The City is taking steps to raise the minimum age to buy all tobacco and nicotine products, including e-cigarettes, to 21, according to a press release from the Mayor’s Office.
Boston has already seen a reduction in youth cigarette use from 15.3 percent to 7.9 percent, according to statistics from 2005 to 2013. The national average is 15.7 percent. The tobacco industry may have noticed this shift and has been increasingly targeting youth through pricing, marketing, and flavoring, according to the press release.
“The flavor restriction is important to me because I see a lot of other young people who are tempted by these creative and tasty flavors every single day,” said Pelumi Aderogba, 17, a senior at Boston Trinity Academy, according to the press release. “The age restriction is good for teenagers like me because we are likely to have friends who are 18 and would be willing to buy these products for us.”
The proposal would also increase the age of admission to adult-only retail tobacco stores and smoking bars to 21, and would prohibit the sale of flavored tobacco products except for menthol in all retail outlets other than adult-only retail tobacco stores and smoking bars.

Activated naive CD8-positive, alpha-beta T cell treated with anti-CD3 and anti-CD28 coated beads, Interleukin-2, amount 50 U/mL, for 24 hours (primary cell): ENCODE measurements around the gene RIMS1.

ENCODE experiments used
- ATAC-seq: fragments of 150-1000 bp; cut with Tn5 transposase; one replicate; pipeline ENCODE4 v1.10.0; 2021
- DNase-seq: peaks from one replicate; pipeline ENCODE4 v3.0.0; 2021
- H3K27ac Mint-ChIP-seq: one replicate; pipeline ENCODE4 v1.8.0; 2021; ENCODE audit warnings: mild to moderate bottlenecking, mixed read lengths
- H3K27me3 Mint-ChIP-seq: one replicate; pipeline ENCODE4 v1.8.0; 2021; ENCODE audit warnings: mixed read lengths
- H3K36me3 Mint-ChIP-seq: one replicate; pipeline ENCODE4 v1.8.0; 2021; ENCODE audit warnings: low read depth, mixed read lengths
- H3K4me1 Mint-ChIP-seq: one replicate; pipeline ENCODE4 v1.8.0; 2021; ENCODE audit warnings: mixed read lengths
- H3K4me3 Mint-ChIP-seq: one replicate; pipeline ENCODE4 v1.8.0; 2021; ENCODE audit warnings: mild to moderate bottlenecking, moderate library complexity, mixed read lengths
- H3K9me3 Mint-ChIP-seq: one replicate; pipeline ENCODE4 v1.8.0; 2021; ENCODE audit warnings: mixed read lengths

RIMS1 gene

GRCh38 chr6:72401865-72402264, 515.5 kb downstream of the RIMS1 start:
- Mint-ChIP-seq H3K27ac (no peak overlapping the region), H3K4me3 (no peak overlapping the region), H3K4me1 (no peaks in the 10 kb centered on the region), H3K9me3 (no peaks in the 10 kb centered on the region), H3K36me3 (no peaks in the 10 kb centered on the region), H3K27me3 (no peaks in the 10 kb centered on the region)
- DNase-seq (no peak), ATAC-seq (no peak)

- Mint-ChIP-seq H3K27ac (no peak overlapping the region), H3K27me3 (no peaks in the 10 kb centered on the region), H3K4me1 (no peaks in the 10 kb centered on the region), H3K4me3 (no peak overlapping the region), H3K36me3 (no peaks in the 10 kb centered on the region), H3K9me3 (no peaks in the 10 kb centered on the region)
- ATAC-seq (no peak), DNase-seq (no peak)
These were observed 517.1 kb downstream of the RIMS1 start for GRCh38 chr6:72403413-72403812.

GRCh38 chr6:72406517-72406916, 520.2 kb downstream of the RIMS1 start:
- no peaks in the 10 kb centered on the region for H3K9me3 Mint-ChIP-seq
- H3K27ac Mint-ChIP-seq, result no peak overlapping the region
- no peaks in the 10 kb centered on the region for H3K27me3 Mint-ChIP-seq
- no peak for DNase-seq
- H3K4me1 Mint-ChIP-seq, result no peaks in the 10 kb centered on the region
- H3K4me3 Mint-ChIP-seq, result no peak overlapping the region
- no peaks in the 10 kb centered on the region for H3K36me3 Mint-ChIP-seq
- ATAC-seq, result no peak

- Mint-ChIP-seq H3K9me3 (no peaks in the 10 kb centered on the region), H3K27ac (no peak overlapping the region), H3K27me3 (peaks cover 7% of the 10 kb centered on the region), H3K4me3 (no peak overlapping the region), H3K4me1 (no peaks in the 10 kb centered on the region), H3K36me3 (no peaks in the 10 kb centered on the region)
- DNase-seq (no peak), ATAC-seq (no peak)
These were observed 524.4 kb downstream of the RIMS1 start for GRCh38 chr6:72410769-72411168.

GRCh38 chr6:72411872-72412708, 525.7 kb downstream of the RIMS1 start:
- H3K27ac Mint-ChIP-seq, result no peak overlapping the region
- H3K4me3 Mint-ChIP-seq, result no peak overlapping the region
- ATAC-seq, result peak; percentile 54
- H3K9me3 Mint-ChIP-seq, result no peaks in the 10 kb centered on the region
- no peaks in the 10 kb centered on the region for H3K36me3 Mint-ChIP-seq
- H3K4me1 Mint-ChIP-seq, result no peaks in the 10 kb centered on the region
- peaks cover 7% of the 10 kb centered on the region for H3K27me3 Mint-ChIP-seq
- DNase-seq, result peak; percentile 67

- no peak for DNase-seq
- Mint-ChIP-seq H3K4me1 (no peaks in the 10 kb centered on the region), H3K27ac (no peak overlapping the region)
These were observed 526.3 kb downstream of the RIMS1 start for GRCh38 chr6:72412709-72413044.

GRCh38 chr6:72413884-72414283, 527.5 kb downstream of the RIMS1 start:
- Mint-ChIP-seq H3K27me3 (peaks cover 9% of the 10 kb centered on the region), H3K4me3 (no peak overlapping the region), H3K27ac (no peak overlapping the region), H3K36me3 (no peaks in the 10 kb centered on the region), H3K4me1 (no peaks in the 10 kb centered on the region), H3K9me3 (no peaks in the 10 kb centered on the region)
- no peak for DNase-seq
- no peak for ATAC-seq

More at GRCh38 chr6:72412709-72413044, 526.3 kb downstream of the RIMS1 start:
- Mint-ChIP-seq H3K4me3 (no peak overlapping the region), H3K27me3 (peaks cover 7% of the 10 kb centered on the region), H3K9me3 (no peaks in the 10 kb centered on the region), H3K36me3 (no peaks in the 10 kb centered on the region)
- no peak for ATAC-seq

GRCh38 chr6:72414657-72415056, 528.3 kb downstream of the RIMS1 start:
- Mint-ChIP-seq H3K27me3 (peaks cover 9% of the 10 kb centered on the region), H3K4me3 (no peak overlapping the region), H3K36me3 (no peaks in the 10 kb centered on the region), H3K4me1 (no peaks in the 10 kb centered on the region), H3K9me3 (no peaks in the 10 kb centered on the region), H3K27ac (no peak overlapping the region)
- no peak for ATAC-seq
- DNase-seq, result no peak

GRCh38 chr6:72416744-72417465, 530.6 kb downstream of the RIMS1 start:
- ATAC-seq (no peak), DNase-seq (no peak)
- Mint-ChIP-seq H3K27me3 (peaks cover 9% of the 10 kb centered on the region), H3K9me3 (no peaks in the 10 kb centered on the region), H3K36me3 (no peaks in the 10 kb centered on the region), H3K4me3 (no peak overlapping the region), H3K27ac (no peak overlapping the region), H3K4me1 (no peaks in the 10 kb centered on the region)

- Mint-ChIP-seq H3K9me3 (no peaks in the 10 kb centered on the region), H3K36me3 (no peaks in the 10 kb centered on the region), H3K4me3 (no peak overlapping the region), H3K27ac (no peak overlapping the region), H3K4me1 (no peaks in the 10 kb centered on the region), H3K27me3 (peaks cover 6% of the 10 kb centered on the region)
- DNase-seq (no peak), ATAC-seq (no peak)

“We know the consequences of tobacco use are real and can be devastating,” said Mayor Martin Walsh, according to the press release. “These proposed changes send a strong message that Boston takes the issue of preventing tobacco addiction seriously, and I hope that message is heard throughout Boston and across the entire country.”
This is not the first step Walsh has taken to reduce tobacco use in Boston. In September, he signed an ordinance to prohibit the use of smokeless tobacco and other tobacco products at event sites for professional, collegiate, high school or organized amateur sporting events.
“By raising the tobacco sale age to 21, Boston can continue its longstanding leadership in fighting tobacco and help make the next generation tobacco-free,” said Kevin O’Flaherty with the Campaign for Tobacco-Free Kids, according to the press release. “We know that 95 percent of adult smokers began smoking before they turned 21, and ages 18 to 21 are critical years when young people transition from experimenting with tobacco into becoming regular users. By moving forward with this proposal, Boston will reduce smoking and protect young people from this deadly addiction.”
A public hearing on the changes is scheduled for Dec. 3 and written comment can be submitted until Dec. 9. The Board of Health is expected to vote on the changes on Dec. 17. If the changes are approved, they will become effective 60 days after passage.
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